Many of you on the East coast have probably been talking about the weather and how it has been bitterly cold outside. Where has all that global warming gone? If your kids play outside even though the high is only 10F, you should be aware of these few things:
1. Always dress your kids in layers. Make sure that exposed surfaces are covered – like hands, feet and face.
2. If your children, as mine do, lose their gloves or refuse to wear their face warmer,
they might experience either frost nip or worse yet, frostbite.
What is the difference between frost nip and frostbite in children?
Frost nip is a precursor to frostbite. Skin that has been frost nipped often has a reddish appearance, and your child might say that their skin is numb or feels like pins and needles.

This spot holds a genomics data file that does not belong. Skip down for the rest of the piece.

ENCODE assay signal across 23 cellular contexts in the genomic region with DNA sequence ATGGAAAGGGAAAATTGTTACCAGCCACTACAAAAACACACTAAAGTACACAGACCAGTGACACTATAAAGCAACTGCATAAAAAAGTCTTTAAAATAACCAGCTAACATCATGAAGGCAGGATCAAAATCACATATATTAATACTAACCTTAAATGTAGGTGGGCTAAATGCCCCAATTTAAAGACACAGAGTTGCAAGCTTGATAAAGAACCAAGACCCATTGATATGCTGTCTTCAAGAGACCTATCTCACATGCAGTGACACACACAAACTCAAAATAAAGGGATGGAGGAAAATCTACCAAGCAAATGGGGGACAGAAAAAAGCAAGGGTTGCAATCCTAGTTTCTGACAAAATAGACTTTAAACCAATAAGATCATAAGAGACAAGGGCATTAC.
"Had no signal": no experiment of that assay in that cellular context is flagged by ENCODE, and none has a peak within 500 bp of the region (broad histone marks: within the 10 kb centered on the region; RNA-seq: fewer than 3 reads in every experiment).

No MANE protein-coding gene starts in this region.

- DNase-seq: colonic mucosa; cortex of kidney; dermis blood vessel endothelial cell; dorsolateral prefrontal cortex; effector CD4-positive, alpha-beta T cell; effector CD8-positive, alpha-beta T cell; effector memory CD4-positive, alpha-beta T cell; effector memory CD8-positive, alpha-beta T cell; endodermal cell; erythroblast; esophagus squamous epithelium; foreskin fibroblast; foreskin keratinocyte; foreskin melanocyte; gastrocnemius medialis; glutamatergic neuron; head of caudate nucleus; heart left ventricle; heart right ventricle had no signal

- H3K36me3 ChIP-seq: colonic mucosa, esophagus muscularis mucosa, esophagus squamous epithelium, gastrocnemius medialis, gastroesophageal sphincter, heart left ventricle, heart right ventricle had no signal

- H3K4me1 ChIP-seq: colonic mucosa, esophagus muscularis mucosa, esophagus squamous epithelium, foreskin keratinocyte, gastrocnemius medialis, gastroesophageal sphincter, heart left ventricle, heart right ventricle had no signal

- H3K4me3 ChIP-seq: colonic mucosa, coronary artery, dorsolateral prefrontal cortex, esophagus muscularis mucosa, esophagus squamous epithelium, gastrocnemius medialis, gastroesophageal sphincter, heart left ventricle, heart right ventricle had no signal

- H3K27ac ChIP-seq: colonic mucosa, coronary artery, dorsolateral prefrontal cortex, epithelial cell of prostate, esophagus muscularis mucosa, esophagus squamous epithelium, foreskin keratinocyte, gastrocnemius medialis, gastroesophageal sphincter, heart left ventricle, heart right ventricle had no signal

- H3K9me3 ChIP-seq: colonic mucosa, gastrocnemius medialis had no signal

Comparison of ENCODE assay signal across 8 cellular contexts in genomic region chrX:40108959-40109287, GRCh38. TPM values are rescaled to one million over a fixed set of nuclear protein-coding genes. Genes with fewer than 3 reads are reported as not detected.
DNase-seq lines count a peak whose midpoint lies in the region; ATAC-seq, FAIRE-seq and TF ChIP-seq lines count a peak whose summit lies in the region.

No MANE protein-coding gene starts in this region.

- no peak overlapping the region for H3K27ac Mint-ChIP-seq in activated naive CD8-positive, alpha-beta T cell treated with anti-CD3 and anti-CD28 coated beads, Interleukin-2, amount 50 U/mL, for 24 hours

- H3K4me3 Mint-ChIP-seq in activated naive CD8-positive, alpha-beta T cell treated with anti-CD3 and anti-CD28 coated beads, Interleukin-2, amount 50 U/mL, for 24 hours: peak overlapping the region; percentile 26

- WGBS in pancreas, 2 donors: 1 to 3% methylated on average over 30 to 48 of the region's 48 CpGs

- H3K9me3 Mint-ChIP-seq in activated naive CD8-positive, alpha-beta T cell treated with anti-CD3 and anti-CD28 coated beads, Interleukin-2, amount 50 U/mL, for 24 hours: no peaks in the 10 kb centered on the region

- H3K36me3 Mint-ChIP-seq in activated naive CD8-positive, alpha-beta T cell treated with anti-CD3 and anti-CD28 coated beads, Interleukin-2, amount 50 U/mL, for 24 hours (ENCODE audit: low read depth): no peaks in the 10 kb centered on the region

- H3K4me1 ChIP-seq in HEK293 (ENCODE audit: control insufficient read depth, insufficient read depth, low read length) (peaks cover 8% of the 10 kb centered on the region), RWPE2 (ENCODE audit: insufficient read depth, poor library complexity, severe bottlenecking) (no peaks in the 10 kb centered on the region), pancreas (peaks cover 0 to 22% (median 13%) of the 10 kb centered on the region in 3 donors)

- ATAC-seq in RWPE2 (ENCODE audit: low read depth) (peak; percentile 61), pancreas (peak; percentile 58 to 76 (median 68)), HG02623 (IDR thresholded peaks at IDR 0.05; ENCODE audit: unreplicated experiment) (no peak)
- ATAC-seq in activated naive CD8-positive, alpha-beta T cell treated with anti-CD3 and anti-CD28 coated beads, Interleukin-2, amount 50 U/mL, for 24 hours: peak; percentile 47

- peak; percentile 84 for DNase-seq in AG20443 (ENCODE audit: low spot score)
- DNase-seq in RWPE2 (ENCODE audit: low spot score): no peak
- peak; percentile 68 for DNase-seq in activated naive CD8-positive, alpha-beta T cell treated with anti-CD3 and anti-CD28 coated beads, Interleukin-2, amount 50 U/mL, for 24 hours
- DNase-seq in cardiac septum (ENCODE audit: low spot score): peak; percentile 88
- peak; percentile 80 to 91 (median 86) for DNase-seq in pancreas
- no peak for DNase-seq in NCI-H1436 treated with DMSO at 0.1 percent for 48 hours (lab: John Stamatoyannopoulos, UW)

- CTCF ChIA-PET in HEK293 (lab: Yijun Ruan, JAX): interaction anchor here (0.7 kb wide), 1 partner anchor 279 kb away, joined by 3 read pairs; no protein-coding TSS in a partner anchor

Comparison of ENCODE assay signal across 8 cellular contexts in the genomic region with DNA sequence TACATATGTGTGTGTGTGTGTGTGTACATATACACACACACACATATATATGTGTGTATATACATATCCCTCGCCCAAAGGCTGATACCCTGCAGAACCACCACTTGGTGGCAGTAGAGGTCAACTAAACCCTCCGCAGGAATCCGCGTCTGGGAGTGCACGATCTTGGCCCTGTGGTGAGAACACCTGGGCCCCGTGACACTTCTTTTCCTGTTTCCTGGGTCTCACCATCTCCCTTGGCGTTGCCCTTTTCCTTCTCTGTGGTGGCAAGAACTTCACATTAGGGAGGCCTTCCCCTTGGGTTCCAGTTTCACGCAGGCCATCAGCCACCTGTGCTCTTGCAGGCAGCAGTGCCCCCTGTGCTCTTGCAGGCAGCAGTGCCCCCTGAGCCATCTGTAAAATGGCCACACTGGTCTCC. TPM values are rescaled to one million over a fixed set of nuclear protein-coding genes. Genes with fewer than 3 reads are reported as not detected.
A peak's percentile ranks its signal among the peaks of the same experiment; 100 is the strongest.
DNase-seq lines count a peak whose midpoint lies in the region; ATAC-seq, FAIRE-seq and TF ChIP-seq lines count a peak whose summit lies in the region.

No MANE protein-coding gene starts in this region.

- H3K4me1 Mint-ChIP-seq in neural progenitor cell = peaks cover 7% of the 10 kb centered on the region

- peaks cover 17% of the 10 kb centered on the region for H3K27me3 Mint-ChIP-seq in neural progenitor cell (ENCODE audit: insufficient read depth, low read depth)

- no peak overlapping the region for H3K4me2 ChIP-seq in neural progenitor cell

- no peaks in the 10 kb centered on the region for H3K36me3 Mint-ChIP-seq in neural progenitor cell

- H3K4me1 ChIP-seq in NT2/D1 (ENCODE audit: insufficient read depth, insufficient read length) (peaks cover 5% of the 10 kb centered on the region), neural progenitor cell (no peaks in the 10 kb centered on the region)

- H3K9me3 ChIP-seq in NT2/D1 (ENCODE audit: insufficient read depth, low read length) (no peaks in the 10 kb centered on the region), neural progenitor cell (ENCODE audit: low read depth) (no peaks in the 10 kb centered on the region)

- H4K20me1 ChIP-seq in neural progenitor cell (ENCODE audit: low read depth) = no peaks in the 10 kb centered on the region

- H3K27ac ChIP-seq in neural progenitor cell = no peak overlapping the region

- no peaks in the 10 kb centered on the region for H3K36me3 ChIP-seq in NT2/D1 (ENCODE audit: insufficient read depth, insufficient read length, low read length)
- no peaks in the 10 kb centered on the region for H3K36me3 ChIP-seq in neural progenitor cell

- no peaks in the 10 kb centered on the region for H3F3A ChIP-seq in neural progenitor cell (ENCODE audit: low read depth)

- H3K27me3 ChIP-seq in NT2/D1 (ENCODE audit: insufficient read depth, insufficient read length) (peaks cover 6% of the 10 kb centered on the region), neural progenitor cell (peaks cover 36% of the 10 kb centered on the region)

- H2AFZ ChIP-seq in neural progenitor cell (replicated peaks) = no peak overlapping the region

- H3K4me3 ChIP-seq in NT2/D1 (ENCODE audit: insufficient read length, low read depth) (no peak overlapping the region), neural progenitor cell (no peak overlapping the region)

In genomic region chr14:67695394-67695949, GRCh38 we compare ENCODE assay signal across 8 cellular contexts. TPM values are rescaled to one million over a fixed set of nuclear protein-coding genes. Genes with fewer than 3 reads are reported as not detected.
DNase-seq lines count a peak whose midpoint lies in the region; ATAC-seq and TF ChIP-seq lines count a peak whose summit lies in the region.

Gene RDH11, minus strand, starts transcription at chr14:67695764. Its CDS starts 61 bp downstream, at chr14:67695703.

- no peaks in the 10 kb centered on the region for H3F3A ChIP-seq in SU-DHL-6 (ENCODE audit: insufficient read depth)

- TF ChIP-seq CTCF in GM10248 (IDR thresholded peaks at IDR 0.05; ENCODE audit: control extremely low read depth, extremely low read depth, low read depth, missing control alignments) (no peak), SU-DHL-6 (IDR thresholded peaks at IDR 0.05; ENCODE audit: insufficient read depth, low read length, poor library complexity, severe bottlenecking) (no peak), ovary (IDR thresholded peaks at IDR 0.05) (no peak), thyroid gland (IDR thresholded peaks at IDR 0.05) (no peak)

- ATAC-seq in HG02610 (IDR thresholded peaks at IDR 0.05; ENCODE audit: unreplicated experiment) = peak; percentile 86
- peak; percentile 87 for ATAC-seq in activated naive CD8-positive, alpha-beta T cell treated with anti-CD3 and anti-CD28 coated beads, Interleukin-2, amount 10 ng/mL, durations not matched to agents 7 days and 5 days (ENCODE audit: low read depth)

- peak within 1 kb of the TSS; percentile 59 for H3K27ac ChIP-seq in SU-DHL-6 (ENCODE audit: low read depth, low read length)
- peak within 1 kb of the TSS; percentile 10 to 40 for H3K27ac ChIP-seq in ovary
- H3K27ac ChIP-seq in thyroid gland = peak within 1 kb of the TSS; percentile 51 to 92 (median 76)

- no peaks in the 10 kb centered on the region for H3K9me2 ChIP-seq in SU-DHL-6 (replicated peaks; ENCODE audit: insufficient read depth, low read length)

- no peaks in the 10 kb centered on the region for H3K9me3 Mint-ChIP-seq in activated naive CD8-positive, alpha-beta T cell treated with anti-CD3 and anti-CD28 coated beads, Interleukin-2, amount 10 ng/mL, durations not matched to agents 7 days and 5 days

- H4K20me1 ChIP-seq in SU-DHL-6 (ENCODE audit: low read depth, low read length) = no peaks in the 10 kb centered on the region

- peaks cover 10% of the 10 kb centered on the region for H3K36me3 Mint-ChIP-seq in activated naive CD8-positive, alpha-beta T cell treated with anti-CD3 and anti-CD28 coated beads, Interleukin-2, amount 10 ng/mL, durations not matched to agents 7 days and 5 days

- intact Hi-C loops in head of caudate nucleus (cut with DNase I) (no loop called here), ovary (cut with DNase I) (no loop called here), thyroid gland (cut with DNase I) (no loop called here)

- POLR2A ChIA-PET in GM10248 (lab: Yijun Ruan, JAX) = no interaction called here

Frost nip should be treated by placing the affected area into warm water between 101 and 103F. Always check the water yourself first. Keep the area under water until that numb feeling goes away. For facial frost nip you can use a warm wash cloth. Never rub the affected area or use direct heat.
Frostbite is what happens after frost nip. Like a burn, frostbite can be superficial or deep. Frostbitten skin often has a white or waxy appearance. If you suspect that you have a case of child frostbite on your hands, you should seek medical attention. If you are far from a medical center, you should soak the affected area until the skin becomes pink and sensation returns. If the area blisters, leave the blisters intact. For fingers or toes, place dry gauze or cotton between the affected fingers or toes to prevent chafing.
Remember, prevention is the best medicine. Layer and stay dry!
Write to the Doc
Looking for something specific? Write to Dr. Audrey Paul and let her know what topic you're interested in learning more about.